“If you’re not confused [on the economy], you don’t understand things very well.” – Charlie Munger
The Fed is holding policy meetings over a couple of days in the coming week and it’s got investors on edge. Many believe this will be the time they finally raise the Fed Funds Rate, just shy of a decade since the last time they did so.
No one knows for sure if they will or won’t, but it’s worth considering the implications on the markets since interest rates play such a vital role in capital allocation decisions. Robert Shiller, writing for The Upshot at the New York Times, recently discussed some of the different ways this could play out:
First, logic tells us that if short-term Treasury rates rise, low-risk Treasury bills may become more attractive in comparison with riskier alternatives like stocks. That suggests that the stock market should weaken because people will become even more wary than they may be right now about share prices, which have tripled since 2009. Home prices should weaken too, because rising interest rates can be expected to make mortgages more expensive. In other words, this line of thinking is quite negative about the general effect of a rate increase on market prices.
There is another way to look at this, though. If the Fed raises rates in December it could be seen as good news because the Fed wouldn’t take that action unless it viewed the economy as relatively strong. That could buoy market prices.
This approach immediately leads to further complications. Good news about the economy might be bad news about inflation, which tends to rise when economic growth picks up. On the other hand, if inflation rises, even if the Fed raises rates slightly, the real, or inflation-corrected, interest rate might actually be lower, not higher. Confused? That is understandable: This line of thinking might lead us into a muddle very quickly. But don’t be surprised if you hear circuitous commentary like this in the weeks ahead.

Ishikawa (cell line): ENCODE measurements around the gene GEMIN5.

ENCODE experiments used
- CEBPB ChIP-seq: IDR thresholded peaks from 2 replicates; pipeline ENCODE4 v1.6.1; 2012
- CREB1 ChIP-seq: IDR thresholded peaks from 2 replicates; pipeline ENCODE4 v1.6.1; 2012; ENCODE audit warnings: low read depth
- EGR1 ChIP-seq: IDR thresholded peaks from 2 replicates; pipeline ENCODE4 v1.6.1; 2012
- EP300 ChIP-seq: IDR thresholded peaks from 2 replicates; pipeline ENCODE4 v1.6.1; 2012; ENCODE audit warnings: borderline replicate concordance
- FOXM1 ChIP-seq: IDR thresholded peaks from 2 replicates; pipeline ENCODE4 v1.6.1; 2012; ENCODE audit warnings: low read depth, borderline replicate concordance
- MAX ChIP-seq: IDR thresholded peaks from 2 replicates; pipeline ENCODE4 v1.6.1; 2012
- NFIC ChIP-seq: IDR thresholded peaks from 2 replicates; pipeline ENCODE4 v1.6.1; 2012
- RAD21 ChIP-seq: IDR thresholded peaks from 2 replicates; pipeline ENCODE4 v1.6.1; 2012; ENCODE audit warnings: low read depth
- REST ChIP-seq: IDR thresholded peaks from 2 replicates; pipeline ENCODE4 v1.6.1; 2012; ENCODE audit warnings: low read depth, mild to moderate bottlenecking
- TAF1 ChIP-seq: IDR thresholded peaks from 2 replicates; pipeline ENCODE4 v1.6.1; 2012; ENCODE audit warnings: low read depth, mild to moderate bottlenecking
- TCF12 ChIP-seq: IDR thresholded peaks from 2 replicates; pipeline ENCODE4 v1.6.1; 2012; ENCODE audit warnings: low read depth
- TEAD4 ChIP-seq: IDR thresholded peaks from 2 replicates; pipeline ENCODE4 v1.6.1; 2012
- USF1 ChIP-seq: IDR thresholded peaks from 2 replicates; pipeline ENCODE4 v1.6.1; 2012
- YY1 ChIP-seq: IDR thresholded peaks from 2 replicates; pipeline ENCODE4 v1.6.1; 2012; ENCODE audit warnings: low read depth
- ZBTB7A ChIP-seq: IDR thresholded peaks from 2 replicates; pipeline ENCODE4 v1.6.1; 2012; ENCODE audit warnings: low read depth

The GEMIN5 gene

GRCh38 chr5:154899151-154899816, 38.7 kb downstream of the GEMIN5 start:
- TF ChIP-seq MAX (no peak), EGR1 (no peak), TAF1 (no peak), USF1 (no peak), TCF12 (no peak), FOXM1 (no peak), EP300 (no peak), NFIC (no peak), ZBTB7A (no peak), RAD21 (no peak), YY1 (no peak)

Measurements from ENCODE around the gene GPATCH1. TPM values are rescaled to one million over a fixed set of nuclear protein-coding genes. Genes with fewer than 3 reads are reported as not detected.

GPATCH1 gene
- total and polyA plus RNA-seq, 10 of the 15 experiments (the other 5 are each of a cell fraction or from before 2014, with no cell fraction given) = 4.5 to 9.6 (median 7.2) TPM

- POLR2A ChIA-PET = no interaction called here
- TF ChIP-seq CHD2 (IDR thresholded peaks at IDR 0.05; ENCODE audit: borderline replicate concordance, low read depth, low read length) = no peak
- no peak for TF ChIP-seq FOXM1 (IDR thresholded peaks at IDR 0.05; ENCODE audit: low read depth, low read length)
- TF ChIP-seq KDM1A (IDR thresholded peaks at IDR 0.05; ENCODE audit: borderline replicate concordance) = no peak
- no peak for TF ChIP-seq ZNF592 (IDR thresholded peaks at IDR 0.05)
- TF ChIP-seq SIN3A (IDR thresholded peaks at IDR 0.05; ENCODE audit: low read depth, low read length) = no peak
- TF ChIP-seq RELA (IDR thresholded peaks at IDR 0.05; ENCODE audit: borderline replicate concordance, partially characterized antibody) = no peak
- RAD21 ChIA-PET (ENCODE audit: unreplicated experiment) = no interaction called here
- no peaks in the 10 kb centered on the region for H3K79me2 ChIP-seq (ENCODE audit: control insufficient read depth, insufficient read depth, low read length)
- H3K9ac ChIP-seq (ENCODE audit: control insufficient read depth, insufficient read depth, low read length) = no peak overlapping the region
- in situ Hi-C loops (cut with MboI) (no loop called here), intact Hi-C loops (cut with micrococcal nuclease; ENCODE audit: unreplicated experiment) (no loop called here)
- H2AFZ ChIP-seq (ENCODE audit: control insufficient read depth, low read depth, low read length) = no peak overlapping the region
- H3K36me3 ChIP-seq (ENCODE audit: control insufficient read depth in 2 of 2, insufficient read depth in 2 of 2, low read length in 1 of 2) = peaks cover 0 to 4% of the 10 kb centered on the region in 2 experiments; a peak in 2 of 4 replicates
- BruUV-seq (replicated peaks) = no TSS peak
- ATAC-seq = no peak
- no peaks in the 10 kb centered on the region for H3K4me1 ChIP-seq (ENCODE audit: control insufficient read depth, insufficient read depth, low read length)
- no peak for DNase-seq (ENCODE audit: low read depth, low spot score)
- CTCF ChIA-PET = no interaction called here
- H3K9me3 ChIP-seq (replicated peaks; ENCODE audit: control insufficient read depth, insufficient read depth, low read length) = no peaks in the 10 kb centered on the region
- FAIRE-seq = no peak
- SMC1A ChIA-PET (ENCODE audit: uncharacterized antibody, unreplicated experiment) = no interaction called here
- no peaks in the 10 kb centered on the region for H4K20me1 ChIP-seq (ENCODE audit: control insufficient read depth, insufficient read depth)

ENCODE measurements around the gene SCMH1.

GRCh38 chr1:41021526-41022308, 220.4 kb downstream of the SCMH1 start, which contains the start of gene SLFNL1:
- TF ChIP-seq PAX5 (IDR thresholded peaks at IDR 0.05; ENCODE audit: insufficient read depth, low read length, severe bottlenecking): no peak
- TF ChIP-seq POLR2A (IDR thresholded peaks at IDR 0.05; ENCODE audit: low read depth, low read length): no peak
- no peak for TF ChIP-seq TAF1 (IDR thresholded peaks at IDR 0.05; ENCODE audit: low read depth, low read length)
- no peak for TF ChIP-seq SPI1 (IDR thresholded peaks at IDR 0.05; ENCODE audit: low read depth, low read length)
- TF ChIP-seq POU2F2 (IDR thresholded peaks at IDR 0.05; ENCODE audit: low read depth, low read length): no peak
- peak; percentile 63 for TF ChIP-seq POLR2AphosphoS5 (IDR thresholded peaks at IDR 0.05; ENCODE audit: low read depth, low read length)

To sum up — higher interest rates spell trouble for risk assets, but rates may be rising because of positives in the economic back-drop, but higher inflation from improved economic growth could actually lead to lower real rates, then there’s the matter of figuring out what’s already priced into this move and oh no, I’ve gone cross-eyed.
The problem is that markets don’t exist in a vacuum. Sometimes it’s the absolute levels that matter, but most of the time things move because of how the news or different datapoints are viewed on a relative basis. Investors aren’t just paying attention to the news, but they’re looking at how other investors are reacting or positioned to that news. Financial markets aren’t conditional. There’s no such thing as, ‘If A happens then B will automatically follow.’ It’s never going to be that easy.
One thing is for sure — we will see many investors overreact to this news, whether the Fed raises rates or not. And regardless of the short-term outcomes, it’s going to take some time to truly understand the ramifications and unintended consequences of these unprecedented monetary policies.
If nothing else, markets are inherently cyclical. Unfortunately, every cycle looks different than the last. The current iteration is perhaps more complicated than any we’ve seen in recent memory. There are far more moving pieces involved here than just a single interest rate.
It’s OK to be confused about the potential outcomes.
Uncharted Territory in the Fed Funds Rate Cycle